30562 - MACHINE LEARNING AND ARTIFICIAL INTELLIGENCE
Course taught in English
Go to class group/s: 27
Synchronous Blended: Lessons in synchronous mode in the classroom (for a maximum of one hour per credit in remote mode)
- Basic concepts in machine learning - Programming in Python, including Numpy
The mission of the course is to introduce the students to state-of-the-art approaches of modern artificial intelligence. The course will focus on deep learning architectures at the frontier of current research and applications, including image classification, image generation, translation, reinforcement learning, and more.
- Introduction to AI and Machine Learning;
- Deep learning systems and examples of state-of-the-art capabilities in different domains;
- Basic concepts and basic theoretical background around artificial neural networks;
Gradient descent variants and automatic differentiation techniques;
- Basic tools (PyTorch, ssh, etc.);
- Architectures and implementations for Image Classification and Language Modelling;
- Unresolved issues in deep learning and outlook.
- Describe how state-of-the-art deep learning systems work
- Reproduce the results of state-of-the-art deep learning systems (assuming the computational resources are available)
- Select a sensible architecure when faced with a new problem
- Estimate the computational resources necessary for training and deploying these models
- Identify shortcomings, caveats and limits of state-of-the-art deep learning systems
- Illustrate the pipeline used during training and deploying these models
- Formulate state-of-the-art models in code
- Evaluate current research literature and understand it
- Apply these models using appropriate tools
- Assess and validate the models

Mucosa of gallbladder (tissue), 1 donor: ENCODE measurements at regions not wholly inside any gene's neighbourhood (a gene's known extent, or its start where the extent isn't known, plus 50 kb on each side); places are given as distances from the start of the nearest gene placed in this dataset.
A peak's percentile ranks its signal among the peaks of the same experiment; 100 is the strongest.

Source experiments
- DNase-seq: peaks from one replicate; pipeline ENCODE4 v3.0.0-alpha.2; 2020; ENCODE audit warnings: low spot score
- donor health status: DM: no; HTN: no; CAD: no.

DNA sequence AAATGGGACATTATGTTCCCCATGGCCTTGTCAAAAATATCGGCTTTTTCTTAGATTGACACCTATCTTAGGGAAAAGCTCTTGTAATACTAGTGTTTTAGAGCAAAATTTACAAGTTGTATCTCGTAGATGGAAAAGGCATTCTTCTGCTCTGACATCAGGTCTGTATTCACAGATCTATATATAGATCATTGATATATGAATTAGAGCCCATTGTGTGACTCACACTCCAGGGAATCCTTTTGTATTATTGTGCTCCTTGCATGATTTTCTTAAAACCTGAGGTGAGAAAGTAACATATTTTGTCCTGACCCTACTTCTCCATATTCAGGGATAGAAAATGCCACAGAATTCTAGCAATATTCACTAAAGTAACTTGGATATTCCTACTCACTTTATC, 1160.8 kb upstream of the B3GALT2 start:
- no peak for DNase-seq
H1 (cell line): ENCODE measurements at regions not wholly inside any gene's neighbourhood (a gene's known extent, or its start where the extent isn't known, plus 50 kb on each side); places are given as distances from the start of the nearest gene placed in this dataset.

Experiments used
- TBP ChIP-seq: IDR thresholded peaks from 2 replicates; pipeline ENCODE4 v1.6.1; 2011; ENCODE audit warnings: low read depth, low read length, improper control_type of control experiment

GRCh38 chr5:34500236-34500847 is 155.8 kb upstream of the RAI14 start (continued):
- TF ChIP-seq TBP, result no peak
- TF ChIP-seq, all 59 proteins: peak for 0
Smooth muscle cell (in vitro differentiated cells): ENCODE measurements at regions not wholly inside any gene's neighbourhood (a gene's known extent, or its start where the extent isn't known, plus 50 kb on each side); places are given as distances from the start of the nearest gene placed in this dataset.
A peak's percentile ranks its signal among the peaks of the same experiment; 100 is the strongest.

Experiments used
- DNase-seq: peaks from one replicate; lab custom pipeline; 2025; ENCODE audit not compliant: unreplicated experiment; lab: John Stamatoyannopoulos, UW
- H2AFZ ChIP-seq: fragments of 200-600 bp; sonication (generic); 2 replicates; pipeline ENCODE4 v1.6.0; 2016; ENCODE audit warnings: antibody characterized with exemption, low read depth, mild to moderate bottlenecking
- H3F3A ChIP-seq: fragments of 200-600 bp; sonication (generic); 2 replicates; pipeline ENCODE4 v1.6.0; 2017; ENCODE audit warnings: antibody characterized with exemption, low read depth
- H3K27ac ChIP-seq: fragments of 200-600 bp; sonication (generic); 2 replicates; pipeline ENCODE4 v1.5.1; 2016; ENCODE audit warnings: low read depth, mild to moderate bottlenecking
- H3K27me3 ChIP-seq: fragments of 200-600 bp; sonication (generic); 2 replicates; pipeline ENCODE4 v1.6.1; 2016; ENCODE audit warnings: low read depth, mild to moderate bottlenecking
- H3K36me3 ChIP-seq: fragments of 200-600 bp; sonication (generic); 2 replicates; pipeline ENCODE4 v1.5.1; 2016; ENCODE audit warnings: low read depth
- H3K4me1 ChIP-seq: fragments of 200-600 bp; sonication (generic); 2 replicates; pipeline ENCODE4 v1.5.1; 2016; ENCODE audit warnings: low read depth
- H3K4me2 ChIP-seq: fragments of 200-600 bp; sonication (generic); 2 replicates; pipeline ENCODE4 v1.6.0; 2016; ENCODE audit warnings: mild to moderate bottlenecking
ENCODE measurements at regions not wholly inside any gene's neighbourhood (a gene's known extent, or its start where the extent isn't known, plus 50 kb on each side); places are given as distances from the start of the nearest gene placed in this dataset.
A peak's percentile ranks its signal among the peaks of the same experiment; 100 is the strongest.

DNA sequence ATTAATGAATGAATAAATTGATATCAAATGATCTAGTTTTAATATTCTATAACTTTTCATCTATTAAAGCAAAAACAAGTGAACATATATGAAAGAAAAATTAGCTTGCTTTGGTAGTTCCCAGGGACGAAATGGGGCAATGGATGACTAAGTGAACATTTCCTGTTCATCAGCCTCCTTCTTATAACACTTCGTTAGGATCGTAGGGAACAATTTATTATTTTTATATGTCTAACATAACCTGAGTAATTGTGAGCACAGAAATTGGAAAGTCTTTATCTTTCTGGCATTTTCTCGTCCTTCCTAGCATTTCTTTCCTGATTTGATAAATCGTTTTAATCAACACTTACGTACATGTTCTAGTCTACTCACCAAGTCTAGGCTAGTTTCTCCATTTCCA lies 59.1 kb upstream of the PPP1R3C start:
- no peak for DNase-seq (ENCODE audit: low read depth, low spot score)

- Face-to-face lectures
- Exercises (exercises, database, software etc.)
Face-to-face lectures will introduce fundamental and advanced concepts around modern machine learning and artificial intelligence. During the exercises, the students will (under the guidance of the instructor) implement and train state-of-the-art models partially or fully, and also validate the quality of the trained models.
The final grade will be determined by a group project (50%) and the result of a written individual exam (50%).
The group project will verify that the student is able to design, train and validate a machine learning approach to solve a concrete problem, using the concepts and architectures treated in class. The written individual exam will assess the students' understanding of the theoretical concepts treated in class and also their capability of quantitative reasoning around the models studied.
Non-attending students, or students doing the exams in the sessions after the summer
(September of later) will need to do an individual project.
For each of the two parts there will be a minimum passing grade of 15 (out of 30). The grade of
30 cum laude corresponds to 31. The final grade will be obtained as an average of the two
parts, rounded up. The minimum passing final grade is 18, as usual.
We will use original research works as far as possible. These and additional material will be distributed during the lectures.
Books that will be useful for following the course are:
- Goodfellow, Ian, Yoshua Bengio, and Aaron Courville. Deep learning. MIT press, 2016.
- Shalev-Shwartz, Shai, and Shai Ben-David. Understanding machine learning: From theory to algorithms. Cambridge university press, 2014. (The first few chapters, for the theory parts).
Simon J.D. Prince, Understanding Deep Learning. MIT Press, 2023